To Learn How Cryopreservation Works in Practice Start by Reading the Case Summaries

Cryonics, as I'm sure you're all aware, has for decades been the best and only shot at a long life in the future for people who die before the advent of rejuvenation biotechnologies capable of reversing the damage of aging. That is a massive number of people, possibly including you and I unless we get our act together - and sadly, all too few will choose to be cryopreserved, even though they have the opportunity and the means. Cryonics is, in essence, a form of indefinite low temperature storage of the body and brain immediately following death. It is carried out with the reasonable expectation, based on present scientific knowledge, that it preserves the fine structure of the brain that stores the information of the mind - you might not be running, but all your data is backed up.

We can envisage the technologies needed to restore a preserved person to active life once again, and none of it is prohibited by the laws of physics. It most likely require a far greater understanding of the structure human brain, the ability to build a new body from scratch, the use of a molecular manufacturing technology base and swarms of nanoscale medical robots, capable of manipulating and repairing cellular machinery - and the computational power to support sophisticated use of these medical technologies. But all of these are foreseeable, and presently being worked on by a range of research groups. It isn't pie in the sky to expect there to be a chance of resuscitation for cryopreserved individuals. Their lives are on hold, but not gone - you are only irrevocably gone if you choose the grave.

But how does a cryopreservation work in practice? How does one go from the last weeks of life to being safely stored in liquid nitrogen, awaiting the future? As I've noted in the past, it takes a fair amount of organization to do well, and the regulatory environment surround end of life choices doesn't make a good cryopreservation any easier - you are not allowed to choose when to do it, and in most jurisdictions no-one is allowed to help you plan your death to be at the time of your choosing either. If you want to learn more about how a cryopreservation tends to unfold, then you should note that cryonics provider Alcor publishes case summaries on a regular basis, as patients are preserved. You'll find some referenced back in the Fight Aging! archives, and here are a couple of recent case summaries:

Case Summaries: A-1408 and A-2357:

This past quarter, Alcor cryopreserved two of its members. The first member, A-1408, lived just north of the Tampa, FL area. Alcor team members initiated a standby at the hospital for three days during the time the individual was listed as critical and medical providers anticipated that he might stop breathing. The member stabilized and Alcor ended the standby while continuing to monitor the patient's condition remotely. When his medical condition deteriorated again, Alcor was on the verge of initiating a standby for another member and therefore decided to request Suspended Animation to provide the standby this time.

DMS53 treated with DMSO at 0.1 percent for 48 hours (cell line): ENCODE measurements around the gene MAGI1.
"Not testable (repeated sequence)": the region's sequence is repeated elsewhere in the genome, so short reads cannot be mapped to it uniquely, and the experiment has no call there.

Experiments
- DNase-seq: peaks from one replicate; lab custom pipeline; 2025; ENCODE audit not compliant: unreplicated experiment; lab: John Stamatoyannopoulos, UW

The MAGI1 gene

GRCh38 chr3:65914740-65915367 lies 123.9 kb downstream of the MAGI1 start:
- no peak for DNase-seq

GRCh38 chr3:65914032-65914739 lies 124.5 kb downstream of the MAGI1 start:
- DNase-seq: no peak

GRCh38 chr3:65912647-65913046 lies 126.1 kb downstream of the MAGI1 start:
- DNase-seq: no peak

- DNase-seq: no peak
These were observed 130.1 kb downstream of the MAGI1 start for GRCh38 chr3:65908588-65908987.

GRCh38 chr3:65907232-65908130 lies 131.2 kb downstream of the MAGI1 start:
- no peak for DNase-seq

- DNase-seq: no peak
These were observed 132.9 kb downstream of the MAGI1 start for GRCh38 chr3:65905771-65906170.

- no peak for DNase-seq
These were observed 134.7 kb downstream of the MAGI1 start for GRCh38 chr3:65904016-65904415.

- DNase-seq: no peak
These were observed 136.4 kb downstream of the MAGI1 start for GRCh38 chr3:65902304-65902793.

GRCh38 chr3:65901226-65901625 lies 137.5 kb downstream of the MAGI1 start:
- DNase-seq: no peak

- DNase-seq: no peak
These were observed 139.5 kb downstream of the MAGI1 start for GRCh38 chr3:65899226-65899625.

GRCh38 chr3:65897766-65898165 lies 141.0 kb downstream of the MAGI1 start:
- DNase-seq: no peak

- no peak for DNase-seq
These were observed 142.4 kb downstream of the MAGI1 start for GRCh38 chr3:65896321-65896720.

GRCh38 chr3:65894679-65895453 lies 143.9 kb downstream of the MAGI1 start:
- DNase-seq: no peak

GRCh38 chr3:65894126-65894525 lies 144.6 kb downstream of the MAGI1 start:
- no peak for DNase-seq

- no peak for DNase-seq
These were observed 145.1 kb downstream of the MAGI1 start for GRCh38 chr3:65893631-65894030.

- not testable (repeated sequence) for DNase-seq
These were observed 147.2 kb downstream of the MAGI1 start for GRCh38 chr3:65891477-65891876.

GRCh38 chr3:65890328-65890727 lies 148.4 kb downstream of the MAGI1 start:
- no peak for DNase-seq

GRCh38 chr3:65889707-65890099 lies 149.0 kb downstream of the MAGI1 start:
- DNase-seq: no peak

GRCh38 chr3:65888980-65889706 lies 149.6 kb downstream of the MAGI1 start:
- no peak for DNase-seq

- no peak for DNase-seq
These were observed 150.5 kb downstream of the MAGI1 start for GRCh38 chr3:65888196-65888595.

On the afternoon of the fourth day of the standby (May 26, 2011), the member was pronounced, stabilized and cooled on-site, followed by a field washout. The transport commenced the next morning by commercial airlines and the patient was brought to Alcor with the surgical team at the ready. After the neuro cryopreservation ensued, member A-1408 became Alcor's 105th patient.

Case Report for A-1614 (PDF)

Wesley Du Charme authored a book: Becoming Immortal: Nanotechnology, You and the Demise of Death in 1995, which discussed the opportunity for virtual immortality through combining nanotechnology and cryonics. He lived life fully while always looking to the future; he joined Alcor in hopes of living in the far future.


The tests showed that Wesley now had pancreatic cancer with metastases to the liver and duodenum. At this point, the oncologist said that his condition was terminal and nonoperable, and Wesley would not respond to chemo or radiation treatments. When asked how long Wesley had to live, he responded with "...longer than three days, but less than six months."

Given Wesley's greatly weakened condition, the family desired to have him admitted to hospice care in Scottsdale, Arizona, close to Alcor. As Wesley was currently hospitalized, his physician who was supportive of the cryopreservation directives, prescribed TPN (Total Parenteral Nutrition) as a way to increase Wesley's strength and stamina to endure the trip to Arizona. Alcor personnel helped facilitate communication between the hospice facility and the family to finalize the admittance process.

You should read the whole PDF document, and be appreciative of the folk who were thoughtful enough to allow a detailed account of the arrangement of Du Charme's cryopreservation to be published. The end of a life and the terminal breakdown of a body's necessary systems are never pretty, and most people prefer to sweep all of that behind the curtain - and the same goes for the hundred small organizational details that go into managing death and cryopreservation. But if they aren't published, we don't learn.

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